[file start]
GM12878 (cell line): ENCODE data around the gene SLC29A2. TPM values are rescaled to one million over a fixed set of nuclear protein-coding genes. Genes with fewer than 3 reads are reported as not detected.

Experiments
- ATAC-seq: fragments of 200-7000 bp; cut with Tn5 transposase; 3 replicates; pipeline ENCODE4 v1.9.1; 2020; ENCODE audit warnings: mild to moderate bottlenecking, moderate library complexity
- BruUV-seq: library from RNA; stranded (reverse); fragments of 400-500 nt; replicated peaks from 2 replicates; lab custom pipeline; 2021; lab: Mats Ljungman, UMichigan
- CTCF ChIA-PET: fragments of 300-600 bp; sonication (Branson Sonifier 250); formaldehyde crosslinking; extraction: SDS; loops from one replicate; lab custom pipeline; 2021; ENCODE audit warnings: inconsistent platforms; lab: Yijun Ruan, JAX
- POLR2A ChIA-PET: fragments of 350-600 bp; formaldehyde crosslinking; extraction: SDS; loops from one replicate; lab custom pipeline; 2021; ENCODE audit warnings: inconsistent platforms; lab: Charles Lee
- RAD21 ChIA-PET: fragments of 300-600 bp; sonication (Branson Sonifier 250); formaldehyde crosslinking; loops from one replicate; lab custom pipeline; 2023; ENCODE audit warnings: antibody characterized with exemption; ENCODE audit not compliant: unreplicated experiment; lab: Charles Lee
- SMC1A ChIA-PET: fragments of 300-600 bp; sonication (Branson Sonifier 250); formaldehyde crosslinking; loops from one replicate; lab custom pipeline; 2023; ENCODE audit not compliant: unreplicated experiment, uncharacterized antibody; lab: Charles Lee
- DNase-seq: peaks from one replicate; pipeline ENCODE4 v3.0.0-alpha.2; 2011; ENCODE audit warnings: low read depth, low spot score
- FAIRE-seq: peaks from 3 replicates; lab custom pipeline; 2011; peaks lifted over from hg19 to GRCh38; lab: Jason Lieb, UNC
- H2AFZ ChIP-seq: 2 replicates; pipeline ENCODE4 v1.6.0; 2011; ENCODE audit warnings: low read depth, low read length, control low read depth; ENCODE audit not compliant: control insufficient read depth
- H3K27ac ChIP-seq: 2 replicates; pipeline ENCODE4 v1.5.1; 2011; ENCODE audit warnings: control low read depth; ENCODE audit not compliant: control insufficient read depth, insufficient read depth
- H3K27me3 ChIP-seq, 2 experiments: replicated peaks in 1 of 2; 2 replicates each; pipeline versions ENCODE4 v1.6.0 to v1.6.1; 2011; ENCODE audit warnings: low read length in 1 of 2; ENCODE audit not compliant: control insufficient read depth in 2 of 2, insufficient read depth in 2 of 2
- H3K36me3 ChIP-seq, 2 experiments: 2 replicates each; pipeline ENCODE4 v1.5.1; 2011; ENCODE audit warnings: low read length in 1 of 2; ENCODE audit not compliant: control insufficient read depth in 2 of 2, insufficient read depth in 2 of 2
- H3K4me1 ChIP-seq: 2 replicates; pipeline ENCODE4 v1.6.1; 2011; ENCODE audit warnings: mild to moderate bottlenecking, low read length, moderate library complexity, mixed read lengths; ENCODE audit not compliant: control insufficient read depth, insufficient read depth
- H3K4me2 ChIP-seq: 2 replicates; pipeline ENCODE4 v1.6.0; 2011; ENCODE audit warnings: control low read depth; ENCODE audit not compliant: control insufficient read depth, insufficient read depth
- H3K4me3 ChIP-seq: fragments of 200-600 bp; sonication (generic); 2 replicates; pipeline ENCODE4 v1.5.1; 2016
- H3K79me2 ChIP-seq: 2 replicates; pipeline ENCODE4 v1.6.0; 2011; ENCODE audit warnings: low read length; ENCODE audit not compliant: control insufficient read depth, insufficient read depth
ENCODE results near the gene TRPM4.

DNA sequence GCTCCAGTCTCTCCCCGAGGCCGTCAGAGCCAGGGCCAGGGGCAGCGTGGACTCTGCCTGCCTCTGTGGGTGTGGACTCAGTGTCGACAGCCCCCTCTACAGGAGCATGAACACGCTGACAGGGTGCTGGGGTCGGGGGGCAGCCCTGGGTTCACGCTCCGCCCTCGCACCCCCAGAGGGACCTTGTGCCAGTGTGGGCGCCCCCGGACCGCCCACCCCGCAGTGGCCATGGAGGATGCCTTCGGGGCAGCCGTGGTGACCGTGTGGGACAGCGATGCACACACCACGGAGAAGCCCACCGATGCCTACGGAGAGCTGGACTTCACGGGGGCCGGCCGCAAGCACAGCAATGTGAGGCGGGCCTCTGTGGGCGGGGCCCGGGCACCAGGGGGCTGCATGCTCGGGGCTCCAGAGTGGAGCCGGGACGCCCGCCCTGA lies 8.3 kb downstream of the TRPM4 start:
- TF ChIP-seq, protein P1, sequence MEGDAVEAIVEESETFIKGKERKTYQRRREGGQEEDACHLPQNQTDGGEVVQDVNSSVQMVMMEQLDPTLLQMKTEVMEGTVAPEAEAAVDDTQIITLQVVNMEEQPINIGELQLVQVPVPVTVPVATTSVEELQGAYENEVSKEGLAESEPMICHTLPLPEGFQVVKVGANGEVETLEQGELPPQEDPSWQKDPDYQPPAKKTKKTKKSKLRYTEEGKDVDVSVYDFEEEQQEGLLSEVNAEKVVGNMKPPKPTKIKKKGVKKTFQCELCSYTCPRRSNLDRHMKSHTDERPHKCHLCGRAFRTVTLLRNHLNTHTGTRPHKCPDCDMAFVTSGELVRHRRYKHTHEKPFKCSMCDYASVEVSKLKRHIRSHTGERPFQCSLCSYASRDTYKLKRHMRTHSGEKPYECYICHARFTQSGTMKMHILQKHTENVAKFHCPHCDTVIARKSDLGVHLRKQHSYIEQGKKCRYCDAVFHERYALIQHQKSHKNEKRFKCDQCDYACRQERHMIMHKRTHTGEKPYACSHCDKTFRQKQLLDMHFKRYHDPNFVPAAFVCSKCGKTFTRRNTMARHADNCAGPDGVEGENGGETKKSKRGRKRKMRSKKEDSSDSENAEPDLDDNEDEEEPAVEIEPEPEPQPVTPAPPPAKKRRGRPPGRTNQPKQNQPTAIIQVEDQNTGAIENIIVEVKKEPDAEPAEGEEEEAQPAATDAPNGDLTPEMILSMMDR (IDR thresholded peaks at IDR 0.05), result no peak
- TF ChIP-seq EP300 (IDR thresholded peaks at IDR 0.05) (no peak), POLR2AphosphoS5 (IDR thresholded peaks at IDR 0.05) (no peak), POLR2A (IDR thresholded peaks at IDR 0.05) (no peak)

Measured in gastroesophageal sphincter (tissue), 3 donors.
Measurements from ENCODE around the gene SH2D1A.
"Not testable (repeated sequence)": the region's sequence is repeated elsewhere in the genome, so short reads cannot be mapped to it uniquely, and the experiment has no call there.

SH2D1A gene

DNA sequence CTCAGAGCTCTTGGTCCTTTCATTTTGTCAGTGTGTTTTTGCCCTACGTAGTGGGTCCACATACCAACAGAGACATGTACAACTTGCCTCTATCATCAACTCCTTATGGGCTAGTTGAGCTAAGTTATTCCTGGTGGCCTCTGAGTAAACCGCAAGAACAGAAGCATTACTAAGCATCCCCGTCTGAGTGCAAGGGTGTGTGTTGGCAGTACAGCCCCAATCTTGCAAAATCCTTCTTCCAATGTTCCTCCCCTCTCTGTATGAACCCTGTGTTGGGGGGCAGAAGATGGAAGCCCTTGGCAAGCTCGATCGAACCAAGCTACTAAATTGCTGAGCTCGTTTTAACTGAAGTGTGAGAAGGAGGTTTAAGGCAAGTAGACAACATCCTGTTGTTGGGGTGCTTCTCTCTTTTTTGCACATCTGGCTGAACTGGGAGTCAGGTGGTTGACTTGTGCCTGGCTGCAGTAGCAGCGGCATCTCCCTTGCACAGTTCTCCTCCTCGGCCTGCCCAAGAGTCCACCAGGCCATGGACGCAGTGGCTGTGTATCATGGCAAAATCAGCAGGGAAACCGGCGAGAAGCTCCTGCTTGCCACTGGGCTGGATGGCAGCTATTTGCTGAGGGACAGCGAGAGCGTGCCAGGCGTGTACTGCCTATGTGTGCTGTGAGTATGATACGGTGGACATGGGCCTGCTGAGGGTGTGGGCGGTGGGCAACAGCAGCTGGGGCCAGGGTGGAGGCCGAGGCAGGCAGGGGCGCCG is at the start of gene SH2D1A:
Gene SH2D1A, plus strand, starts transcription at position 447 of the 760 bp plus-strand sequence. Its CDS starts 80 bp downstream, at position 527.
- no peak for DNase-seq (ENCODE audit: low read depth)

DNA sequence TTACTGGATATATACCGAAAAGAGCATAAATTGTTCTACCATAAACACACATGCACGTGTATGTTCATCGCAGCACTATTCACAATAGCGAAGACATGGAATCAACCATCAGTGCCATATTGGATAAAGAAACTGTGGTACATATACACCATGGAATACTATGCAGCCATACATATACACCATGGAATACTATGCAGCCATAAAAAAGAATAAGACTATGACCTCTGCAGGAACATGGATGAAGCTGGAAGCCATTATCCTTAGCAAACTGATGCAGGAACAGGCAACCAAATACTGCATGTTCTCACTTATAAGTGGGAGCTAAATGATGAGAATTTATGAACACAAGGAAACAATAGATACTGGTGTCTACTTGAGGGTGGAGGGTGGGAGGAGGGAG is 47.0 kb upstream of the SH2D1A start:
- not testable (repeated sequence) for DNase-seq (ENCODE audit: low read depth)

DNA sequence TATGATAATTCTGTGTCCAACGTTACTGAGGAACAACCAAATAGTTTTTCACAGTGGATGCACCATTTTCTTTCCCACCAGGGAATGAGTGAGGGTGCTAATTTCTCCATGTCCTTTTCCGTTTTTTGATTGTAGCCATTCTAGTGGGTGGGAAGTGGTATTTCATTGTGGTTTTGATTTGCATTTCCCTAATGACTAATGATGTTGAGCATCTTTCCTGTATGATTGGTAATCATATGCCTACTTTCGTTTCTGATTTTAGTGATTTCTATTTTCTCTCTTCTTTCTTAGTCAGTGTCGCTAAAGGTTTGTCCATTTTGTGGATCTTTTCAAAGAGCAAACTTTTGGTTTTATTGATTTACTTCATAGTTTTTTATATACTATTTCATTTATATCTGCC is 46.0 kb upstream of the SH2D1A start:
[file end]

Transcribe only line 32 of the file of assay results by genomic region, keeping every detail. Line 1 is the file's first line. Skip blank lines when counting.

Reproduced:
DNA sequence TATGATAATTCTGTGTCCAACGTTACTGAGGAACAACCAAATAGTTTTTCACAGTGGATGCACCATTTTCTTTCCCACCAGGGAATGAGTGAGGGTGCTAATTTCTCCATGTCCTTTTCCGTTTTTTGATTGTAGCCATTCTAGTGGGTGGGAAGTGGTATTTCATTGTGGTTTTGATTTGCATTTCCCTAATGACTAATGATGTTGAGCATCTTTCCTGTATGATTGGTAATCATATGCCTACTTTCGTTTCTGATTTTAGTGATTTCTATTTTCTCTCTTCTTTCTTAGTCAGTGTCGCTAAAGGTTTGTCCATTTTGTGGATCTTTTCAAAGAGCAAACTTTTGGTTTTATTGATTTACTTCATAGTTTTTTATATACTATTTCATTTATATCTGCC is 46.0 kb upstream of the SH2D1A start: